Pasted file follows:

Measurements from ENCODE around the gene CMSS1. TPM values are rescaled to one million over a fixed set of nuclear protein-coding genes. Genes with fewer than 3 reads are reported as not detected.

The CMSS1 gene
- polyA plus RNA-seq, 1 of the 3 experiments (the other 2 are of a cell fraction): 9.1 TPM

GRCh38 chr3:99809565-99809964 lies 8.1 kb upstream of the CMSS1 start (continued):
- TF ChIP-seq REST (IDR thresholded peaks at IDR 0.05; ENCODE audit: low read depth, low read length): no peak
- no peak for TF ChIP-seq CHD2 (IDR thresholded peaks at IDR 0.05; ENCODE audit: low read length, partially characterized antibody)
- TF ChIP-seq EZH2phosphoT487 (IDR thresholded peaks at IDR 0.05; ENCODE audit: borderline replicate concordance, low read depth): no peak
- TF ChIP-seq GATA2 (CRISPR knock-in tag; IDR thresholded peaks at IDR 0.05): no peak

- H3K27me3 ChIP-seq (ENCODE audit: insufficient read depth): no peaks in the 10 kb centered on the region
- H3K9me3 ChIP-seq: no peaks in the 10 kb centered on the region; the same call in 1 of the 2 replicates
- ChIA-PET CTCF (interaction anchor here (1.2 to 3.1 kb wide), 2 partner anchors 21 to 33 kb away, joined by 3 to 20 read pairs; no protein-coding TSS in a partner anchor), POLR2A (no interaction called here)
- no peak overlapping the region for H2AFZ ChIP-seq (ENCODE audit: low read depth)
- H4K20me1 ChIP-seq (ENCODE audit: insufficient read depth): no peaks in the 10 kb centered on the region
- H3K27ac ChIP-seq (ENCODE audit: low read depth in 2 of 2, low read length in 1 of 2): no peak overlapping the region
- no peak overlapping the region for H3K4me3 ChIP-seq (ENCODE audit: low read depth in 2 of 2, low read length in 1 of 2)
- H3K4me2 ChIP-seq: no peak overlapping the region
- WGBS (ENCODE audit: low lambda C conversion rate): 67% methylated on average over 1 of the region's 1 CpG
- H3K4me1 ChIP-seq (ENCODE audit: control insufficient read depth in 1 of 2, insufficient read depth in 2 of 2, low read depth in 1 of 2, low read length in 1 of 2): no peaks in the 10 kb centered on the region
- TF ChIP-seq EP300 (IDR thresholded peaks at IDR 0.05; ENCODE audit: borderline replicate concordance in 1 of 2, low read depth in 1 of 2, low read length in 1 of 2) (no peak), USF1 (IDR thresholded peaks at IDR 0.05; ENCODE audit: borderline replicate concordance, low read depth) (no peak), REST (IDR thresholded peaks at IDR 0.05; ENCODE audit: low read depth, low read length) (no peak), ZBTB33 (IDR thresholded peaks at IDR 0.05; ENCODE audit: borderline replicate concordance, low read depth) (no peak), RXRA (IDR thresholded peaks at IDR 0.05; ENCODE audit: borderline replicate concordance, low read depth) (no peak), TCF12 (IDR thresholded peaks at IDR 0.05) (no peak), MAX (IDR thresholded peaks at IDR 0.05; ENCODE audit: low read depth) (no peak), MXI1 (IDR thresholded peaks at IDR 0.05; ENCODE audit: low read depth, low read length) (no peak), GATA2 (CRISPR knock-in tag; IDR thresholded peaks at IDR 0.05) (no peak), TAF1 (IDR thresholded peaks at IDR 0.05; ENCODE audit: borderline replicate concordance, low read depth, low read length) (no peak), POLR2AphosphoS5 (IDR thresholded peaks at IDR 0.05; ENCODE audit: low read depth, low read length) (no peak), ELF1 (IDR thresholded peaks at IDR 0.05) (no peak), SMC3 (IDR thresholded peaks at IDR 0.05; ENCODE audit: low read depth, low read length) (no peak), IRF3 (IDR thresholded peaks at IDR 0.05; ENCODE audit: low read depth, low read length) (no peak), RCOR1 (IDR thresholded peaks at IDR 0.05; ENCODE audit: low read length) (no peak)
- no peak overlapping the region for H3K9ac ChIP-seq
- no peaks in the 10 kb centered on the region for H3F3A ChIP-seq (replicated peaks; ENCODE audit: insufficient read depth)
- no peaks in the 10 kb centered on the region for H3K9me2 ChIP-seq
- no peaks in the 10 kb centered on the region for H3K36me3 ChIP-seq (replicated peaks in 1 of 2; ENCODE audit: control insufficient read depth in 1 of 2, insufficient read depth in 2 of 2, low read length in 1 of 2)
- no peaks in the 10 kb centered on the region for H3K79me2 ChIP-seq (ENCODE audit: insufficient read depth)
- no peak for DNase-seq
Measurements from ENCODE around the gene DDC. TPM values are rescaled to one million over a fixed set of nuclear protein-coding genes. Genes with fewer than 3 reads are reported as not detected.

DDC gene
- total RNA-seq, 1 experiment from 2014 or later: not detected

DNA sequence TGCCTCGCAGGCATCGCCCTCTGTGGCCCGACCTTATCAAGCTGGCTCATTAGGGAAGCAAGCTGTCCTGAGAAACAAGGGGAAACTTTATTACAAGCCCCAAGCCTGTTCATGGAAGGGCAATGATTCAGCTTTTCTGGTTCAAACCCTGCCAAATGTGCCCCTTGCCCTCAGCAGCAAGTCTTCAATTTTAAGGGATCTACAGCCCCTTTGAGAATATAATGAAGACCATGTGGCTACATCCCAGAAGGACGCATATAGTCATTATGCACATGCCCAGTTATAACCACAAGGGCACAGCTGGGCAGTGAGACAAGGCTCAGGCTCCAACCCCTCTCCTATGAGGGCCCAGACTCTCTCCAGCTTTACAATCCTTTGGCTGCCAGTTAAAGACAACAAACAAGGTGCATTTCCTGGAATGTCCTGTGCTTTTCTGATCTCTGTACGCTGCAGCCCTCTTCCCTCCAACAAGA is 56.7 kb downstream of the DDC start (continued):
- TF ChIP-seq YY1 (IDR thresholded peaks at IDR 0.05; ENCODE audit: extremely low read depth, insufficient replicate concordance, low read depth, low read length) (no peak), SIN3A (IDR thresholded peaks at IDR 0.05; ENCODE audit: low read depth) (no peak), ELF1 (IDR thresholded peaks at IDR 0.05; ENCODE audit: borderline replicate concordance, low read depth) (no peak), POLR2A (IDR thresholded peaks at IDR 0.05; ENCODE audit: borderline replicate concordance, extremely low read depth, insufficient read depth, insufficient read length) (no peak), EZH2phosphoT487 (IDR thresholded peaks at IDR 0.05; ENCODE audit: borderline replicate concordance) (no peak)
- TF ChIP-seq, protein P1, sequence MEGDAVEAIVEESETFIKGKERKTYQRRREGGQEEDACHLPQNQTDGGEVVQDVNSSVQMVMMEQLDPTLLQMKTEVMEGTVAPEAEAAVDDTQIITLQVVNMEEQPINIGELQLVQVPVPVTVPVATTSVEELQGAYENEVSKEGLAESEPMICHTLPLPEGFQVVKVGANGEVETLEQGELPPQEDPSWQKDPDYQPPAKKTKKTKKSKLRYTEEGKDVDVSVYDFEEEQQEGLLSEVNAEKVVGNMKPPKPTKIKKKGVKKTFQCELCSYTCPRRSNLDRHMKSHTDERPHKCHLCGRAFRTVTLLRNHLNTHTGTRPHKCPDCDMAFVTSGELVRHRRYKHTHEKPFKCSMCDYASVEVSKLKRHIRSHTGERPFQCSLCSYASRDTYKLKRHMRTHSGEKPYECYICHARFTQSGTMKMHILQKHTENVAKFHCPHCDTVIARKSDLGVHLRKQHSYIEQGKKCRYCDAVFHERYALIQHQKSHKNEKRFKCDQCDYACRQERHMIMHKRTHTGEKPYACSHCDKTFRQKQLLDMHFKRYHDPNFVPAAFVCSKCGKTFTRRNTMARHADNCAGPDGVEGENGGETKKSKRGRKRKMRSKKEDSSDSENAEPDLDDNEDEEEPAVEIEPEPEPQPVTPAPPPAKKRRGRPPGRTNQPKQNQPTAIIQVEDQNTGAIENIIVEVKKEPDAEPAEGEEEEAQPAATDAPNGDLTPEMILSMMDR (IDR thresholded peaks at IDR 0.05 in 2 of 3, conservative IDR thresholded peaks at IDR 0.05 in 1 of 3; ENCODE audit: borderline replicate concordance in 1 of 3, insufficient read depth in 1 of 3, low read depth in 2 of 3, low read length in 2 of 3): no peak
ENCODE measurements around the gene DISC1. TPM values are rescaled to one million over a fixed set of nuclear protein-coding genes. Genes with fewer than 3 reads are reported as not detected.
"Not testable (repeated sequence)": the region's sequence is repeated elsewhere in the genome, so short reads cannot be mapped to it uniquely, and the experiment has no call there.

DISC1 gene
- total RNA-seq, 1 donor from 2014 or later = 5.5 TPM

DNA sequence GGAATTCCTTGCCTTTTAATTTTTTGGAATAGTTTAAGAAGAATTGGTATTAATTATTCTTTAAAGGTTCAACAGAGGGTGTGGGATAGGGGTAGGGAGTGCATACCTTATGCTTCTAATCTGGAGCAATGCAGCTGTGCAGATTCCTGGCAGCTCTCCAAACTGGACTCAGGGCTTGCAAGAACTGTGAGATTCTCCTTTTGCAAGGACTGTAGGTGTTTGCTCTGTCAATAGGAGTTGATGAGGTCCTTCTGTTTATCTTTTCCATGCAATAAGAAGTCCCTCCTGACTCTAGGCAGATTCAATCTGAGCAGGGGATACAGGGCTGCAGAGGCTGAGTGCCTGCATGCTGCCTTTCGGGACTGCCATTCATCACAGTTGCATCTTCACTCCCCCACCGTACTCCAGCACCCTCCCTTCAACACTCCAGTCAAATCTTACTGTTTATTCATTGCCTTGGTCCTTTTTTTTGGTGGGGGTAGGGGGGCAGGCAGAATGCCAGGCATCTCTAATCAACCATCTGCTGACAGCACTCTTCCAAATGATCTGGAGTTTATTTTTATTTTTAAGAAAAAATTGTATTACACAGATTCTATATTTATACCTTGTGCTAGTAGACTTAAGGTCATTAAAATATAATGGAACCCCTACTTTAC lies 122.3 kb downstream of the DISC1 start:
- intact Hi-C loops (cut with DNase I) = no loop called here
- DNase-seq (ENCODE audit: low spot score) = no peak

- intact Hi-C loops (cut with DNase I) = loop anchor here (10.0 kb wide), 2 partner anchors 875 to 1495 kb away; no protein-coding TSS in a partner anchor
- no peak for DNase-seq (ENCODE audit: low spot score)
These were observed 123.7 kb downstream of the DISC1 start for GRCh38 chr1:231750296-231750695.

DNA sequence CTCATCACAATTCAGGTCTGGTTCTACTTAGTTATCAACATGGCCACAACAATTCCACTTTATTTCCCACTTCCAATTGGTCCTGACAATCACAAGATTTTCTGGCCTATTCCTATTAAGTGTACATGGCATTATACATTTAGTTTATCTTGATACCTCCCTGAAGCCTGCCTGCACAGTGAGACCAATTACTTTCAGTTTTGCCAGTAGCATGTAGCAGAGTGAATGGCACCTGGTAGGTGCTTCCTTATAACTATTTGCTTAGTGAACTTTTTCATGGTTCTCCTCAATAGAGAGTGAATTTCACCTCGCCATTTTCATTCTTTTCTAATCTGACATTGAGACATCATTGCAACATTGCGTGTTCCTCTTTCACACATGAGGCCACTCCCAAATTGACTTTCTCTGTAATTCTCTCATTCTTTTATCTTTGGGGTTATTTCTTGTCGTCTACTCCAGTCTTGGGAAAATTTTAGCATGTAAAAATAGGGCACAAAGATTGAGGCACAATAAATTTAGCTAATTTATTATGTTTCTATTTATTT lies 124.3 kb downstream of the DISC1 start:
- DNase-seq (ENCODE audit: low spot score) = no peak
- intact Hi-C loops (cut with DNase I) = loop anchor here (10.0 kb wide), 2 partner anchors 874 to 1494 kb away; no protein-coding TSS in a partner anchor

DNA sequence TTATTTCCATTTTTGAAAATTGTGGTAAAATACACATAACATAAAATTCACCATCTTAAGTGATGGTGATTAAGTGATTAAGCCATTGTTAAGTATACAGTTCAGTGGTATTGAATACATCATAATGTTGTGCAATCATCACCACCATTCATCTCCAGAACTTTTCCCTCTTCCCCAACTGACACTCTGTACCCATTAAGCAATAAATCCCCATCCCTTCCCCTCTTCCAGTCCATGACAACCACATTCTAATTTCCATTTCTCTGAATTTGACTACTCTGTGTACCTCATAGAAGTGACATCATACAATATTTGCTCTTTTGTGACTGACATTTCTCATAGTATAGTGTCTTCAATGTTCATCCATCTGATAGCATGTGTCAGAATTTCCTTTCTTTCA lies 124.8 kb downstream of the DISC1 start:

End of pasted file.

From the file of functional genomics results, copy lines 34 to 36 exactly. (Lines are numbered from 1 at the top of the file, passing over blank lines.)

DISC1 gene
- total RNA-seq, 1 donor from 2014 or later = 5.5 TPM

DNA sequence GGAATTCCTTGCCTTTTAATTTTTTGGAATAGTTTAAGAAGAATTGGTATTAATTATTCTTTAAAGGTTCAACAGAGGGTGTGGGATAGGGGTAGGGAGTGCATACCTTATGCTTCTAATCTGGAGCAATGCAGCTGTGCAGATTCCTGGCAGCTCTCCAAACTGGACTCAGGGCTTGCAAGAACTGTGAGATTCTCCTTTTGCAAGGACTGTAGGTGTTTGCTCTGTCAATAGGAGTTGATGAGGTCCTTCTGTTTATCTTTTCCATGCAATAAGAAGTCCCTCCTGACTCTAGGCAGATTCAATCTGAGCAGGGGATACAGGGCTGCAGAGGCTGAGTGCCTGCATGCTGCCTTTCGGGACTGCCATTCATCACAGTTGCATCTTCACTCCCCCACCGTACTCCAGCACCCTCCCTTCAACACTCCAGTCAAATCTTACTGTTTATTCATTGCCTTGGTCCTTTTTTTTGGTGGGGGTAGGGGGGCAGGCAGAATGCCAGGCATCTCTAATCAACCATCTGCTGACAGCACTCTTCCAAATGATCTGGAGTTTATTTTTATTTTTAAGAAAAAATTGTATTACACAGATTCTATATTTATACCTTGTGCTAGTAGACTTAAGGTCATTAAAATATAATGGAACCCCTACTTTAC lies 122.3 kb downstream of the DISC1 start: